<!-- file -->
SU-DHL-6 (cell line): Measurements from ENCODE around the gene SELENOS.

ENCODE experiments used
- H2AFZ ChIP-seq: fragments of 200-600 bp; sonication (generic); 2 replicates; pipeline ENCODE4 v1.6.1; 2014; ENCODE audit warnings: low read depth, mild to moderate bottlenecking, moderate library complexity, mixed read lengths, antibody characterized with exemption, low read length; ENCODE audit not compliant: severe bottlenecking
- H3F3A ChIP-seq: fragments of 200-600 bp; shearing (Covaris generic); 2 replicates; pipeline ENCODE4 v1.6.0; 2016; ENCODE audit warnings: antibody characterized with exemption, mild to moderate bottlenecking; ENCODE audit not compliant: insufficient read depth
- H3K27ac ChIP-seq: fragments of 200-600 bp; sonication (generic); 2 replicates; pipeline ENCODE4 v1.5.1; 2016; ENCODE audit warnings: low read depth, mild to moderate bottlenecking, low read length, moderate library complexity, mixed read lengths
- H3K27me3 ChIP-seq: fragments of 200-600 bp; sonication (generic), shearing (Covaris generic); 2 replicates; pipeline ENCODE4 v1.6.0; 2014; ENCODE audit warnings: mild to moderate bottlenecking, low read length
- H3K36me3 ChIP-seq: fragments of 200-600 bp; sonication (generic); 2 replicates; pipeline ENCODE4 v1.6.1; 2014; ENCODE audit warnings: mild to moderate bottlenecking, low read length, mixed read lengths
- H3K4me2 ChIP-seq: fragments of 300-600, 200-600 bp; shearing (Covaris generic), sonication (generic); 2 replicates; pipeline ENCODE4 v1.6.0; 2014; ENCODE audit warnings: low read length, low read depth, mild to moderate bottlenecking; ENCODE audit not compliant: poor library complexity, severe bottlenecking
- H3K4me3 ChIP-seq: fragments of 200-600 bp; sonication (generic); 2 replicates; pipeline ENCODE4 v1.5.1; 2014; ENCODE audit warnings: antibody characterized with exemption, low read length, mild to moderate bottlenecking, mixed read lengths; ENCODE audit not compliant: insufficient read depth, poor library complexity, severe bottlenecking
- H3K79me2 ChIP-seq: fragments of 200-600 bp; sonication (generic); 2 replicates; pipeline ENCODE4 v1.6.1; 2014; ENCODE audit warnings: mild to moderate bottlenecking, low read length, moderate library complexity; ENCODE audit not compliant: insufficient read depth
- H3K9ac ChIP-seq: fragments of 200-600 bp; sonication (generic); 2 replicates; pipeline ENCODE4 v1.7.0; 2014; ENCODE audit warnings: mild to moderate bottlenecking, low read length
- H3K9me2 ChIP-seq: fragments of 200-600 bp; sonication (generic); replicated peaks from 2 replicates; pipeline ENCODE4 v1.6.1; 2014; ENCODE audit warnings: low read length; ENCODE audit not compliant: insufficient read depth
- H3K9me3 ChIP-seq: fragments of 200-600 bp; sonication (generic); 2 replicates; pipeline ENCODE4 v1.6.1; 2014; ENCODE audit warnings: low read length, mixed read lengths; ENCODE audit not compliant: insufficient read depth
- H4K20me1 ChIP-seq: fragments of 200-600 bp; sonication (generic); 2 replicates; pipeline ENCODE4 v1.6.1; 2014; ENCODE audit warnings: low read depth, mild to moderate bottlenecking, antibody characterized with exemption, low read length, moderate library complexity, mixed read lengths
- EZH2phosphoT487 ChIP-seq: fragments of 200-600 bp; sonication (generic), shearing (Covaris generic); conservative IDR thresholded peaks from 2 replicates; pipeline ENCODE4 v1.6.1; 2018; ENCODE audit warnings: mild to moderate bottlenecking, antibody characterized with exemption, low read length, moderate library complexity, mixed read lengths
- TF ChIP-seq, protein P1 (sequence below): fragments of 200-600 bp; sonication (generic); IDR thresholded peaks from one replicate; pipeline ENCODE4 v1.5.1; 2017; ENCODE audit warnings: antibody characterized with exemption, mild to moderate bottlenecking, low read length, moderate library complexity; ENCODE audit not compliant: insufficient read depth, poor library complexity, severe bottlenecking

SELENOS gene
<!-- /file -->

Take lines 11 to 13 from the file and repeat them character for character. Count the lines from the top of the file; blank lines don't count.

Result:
- H3K9ac ChIP-seq: fragments of 200-600 bp; sonication (generic); 2 replicates; pipeline ENCODE4 v1.7.0; 2014; ENCODE audit warnings: mild to moderate bottlenecking, low read length
- H3K9me2 ChIP-seq: fragments of 200-600 bp; sonication (generic); replicated peaks from 2 replicates; pipeline ENCODE4 v1.6.1; 2014; ENCODE audit warnings: low read length; ENCODE audit not compliant: insufficient read depth
- H3K9me3 ChIP-seq: fragments of 200-600 bp; sonication (generic); 2 replicates; pipeline ENCODE4 v1.6.1; 2014; ENCODE audit warnings: low read length, mixed read lengths; ENCODE audit not compliant: insufficient read depth